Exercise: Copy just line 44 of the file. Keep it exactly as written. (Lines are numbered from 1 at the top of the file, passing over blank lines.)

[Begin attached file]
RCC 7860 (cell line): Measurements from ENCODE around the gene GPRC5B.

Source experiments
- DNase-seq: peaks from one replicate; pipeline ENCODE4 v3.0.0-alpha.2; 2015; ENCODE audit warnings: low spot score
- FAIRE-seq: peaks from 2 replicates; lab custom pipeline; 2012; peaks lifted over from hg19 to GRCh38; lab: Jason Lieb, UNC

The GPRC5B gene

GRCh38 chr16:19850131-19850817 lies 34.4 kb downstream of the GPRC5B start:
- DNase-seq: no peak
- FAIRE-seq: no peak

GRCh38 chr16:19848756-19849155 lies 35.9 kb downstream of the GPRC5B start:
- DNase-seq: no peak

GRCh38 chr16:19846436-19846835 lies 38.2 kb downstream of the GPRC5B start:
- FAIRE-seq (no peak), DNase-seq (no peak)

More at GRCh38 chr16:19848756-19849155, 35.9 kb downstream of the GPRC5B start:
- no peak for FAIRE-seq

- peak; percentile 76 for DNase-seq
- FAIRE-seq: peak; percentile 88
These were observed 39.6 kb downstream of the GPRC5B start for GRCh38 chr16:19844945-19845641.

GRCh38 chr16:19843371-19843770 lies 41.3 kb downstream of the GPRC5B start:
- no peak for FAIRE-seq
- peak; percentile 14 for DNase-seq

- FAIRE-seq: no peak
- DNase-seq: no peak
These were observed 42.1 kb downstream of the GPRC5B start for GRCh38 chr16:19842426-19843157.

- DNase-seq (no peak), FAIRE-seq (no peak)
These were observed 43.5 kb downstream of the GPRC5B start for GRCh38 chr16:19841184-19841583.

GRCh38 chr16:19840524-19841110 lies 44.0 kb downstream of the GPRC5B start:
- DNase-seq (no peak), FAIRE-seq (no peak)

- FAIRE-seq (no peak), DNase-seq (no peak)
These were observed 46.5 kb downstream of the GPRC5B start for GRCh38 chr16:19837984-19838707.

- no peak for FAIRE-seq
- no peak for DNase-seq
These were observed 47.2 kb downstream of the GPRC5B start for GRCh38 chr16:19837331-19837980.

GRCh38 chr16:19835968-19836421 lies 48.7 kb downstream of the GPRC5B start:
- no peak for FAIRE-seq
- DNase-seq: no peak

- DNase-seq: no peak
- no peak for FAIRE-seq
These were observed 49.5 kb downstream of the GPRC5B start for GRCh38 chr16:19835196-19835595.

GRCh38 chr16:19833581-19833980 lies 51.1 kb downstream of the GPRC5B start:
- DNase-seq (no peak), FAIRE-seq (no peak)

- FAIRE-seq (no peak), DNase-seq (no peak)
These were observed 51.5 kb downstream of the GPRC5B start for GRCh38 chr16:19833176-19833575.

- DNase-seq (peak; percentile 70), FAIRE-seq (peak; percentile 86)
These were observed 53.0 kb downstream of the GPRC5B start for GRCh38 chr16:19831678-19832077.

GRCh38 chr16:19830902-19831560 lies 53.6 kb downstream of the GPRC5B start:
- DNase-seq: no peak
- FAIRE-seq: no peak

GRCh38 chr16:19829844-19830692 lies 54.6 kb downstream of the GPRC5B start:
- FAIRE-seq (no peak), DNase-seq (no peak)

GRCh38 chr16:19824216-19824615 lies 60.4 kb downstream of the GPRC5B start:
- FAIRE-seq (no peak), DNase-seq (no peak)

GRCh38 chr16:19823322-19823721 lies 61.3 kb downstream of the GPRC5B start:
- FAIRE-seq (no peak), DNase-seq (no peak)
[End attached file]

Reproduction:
These were observed 53.0 kb downstream of the GPRC5B start for GRCh38 chr16:19831678-19832077.